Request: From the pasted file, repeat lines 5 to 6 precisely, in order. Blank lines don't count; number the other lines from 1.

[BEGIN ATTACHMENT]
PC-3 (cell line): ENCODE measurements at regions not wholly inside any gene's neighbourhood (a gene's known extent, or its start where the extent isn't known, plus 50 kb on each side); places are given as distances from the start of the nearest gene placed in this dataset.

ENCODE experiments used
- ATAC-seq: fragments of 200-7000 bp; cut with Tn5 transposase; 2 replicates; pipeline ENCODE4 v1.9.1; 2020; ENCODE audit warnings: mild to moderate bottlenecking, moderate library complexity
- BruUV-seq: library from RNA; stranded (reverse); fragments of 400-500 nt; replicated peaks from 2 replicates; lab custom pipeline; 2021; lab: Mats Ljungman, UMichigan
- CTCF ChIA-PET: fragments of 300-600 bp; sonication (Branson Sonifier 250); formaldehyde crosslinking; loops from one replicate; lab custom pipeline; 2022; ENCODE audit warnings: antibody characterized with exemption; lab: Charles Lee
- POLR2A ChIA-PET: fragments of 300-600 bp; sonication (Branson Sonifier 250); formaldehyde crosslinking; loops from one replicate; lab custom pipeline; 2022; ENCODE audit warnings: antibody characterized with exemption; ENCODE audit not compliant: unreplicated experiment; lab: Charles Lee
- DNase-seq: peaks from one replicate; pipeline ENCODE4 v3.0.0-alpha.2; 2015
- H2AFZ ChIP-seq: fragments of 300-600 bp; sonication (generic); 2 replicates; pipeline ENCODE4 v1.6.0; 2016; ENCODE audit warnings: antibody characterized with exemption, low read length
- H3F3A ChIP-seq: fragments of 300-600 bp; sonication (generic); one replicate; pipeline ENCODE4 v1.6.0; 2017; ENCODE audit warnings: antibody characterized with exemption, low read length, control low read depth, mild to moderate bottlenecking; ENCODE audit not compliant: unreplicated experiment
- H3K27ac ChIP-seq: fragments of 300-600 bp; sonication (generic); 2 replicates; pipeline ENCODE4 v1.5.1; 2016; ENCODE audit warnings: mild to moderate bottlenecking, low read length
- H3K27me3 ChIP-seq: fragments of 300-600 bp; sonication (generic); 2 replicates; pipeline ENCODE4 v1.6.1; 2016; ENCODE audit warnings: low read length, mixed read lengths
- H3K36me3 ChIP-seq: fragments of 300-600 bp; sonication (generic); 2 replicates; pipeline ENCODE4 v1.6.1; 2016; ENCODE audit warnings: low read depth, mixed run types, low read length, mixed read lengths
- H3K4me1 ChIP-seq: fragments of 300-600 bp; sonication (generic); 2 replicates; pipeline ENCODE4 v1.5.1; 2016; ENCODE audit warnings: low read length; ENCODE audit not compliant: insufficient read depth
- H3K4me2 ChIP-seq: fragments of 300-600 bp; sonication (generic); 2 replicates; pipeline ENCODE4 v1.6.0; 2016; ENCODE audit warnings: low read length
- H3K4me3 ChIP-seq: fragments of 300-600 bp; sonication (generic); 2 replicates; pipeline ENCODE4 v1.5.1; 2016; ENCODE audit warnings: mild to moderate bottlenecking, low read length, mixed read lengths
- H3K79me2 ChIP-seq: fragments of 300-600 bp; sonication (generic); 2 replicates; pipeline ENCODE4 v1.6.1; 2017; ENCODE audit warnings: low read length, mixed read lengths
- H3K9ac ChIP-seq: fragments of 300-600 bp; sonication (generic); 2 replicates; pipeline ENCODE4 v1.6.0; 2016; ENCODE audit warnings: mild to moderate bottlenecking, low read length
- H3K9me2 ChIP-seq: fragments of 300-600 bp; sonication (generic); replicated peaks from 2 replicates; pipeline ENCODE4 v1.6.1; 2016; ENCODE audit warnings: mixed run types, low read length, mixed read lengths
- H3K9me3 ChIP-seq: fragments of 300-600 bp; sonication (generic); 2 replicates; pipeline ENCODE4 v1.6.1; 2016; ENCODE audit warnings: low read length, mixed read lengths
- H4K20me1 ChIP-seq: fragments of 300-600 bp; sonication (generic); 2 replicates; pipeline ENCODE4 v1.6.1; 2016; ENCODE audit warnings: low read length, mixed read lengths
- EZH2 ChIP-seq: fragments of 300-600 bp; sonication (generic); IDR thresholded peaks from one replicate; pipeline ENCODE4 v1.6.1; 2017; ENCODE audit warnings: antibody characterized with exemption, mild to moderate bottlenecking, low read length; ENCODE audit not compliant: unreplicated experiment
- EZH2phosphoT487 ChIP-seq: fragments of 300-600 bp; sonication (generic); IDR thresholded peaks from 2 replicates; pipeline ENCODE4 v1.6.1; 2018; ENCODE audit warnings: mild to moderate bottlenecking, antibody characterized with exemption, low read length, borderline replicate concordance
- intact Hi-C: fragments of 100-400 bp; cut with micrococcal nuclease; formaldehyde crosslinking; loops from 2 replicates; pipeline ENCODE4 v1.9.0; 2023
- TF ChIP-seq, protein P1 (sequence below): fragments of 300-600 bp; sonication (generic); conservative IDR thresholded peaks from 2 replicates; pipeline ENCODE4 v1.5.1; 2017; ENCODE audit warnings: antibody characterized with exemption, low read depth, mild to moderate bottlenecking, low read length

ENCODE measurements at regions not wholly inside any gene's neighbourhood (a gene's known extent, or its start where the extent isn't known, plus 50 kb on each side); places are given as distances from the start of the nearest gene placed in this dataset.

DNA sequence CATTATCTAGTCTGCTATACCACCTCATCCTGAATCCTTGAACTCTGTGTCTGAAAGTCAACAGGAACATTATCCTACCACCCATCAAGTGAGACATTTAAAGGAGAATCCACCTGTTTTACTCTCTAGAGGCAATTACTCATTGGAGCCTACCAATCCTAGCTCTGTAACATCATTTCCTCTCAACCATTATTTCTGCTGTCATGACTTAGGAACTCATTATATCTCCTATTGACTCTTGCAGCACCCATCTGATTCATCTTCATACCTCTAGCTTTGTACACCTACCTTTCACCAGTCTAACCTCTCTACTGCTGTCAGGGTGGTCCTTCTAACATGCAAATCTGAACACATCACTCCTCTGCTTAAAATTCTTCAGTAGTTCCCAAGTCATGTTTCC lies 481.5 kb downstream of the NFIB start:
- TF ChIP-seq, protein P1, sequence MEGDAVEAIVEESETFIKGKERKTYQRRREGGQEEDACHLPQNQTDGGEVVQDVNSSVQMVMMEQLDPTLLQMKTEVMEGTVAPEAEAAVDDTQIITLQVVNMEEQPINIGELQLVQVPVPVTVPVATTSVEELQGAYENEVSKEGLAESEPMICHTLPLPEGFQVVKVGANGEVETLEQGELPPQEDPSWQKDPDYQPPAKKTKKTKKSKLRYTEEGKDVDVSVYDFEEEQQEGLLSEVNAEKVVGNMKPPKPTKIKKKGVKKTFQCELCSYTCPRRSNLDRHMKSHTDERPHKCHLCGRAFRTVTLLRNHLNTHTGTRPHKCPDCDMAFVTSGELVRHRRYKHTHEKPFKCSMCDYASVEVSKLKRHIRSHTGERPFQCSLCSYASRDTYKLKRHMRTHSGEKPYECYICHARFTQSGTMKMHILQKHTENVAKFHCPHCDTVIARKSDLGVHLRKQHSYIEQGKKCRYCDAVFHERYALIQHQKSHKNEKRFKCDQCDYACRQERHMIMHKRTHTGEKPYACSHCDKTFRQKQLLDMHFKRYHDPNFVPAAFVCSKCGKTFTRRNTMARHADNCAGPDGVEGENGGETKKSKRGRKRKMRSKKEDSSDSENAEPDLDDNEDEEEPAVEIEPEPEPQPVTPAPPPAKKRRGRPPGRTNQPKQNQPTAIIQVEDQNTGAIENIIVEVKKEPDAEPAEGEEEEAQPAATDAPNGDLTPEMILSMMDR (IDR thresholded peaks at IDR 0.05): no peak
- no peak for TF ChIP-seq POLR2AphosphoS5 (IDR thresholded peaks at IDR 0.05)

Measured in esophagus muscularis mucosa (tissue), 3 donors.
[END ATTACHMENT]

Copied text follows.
- CTCF ChIA-PET: fragments of 300-600 bp; sonication (Branson Sonifier 250); formaldehyde crosslinking; loops from one replicate; lab custom pipeline; 2022; ENCODE audit warnings: antibody characterized with exemption; lab: Charles Lee
- POLR2A ChIA-PET: fragments of 300-600 bp; sonication (Branson Sonifier 250); formaldehyde crosslinking; loops from one replicate; lab custom pipeline; 2022; ENCODE audit warnings: antibody characterized with exemption; ENCODE audit not compliant: unreplicated experiment; lab: Charles Lee